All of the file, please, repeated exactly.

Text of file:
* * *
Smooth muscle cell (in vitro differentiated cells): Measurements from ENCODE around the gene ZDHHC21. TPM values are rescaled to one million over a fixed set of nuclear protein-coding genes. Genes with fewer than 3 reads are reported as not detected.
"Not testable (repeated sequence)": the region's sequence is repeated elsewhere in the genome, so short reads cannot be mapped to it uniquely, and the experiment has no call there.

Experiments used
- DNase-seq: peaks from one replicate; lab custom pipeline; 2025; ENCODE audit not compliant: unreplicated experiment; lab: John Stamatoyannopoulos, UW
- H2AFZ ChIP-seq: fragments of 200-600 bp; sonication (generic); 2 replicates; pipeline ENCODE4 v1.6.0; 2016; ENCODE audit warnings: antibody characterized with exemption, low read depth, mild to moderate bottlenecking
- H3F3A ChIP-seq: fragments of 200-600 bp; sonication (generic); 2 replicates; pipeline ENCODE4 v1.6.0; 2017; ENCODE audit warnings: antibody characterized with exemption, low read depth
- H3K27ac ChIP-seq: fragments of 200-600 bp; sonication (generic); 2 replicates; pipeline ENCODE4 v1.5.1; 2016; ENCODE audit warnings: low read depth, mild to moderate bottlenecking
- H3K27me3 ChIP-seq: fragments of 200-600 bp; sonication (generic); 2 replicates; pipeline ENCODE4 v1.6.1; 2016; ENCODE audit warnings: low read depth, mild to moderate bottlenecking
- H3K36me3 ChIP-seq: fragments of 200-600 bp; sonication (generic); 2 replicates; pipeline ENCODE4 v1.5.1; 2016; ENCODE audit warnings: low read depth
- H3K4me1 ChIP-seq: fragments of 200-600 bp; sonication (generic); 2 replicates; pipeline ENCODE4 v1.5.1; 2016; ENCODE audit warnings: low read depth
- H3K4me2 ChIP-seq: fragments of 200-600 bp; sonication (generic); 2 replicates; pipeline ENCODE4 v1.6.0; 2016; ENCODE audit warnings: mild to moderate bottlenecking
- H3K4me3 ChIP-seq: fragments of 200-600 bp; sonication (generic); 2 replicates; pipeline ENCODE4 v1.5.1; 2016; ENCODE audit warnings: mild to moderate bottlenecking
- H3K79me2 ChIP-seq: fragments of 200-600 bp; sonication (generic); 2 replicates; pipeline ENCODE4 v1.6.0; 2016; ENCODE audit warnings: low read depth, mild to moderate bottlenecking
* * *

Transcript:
Smooth muscle cell (in vitro differentiated cells): Measurements from ENCODE around the gene ZDHHC21. TPM values are rescaled to one million over a fixed set of nuclear protein-coding genes. Genes with fewer than 3 reads are reported as not detected.
"Not testable (repeated sequence)": the region's sequence is repeated elsewhere in the genome, so short reads cannot be mapped to it uniquely, and the experiment has no call there.

Experiments used
- DNase-seq: peaks from one replicate; lab custom pipeline; 2025; ENCODE audit not compliant: unreplicated experiment; lab: John Stamatoyannopoulos, UW
- H2AFZ ChIP-seq: fragments of 200-600 bp; sonication (generic); 2 replicates; pipeline ENCODE4 v1.6.0; 2016; ENCODE audit warnings: antibody characterized with exemption, low read depth, mild to moderate bottlenecking
- H3F3A ChIP-seq: fragments of 200-600 bp; sonication (generic); 2 replicates; pipeline ENCODE4 v1.6.0; 2017; ENCODE audit warnings: antibody characterized with exemption, low read depth
- H3K27ac ChIP-seq: fragments of 200-600 bp; sonication (generic); 2 replicates; pipeline ENCODE4 v1.5.1; 2016; ENCODE audit warnings: low read depth, mild to moderate bottlenecking
- H3K27me3 ChIP-seq: fragments of 200-600 bp; sonication (generic); 2 replicates; pipeline ENCODE4 v1.6.1; 2016; ENCODE audit warnings: low read depth, mild to moderate bottlenecking
- H3K36me3 ChIP-seq: fragments of 200-600 bp; sonication (generic); 2 replicates; pipeline ENCODE4 v1.5.1; 2016; ENCODE audit warnings: low read depth
- H3K4me1 ChIP-seq: fragments of 200-600 bp; sonication (generic); 2 replicates; pipeline ENCODE4 v1.5.1; 2016; ENCODE audit warnings: low read depth
- H3K4me2 ChIP-seq: fragments of 200-600 bp; sonication (generic); 2 replicates; pipeline ENCODE4 v1.6.0; 2016; ENCODE audit warnings: mild to moderate bottlenecking
- H3K4me3 ChIP-seq: fragments of 200-600 bp; sonication (generic); 2 replicates; pipeline ENCODE4 v1.5.1; 2016; ENCODE audit warnings: mild to moderate bottlenecking
- H3K79me2 ChIP-seq: fragments of 200-600 bp; sonication (generic); 2 replicates; pipeline ENCODE4 v1.6.0; 2016; ENCODE audit warnings: low read depth, mild to moderate bottlenecking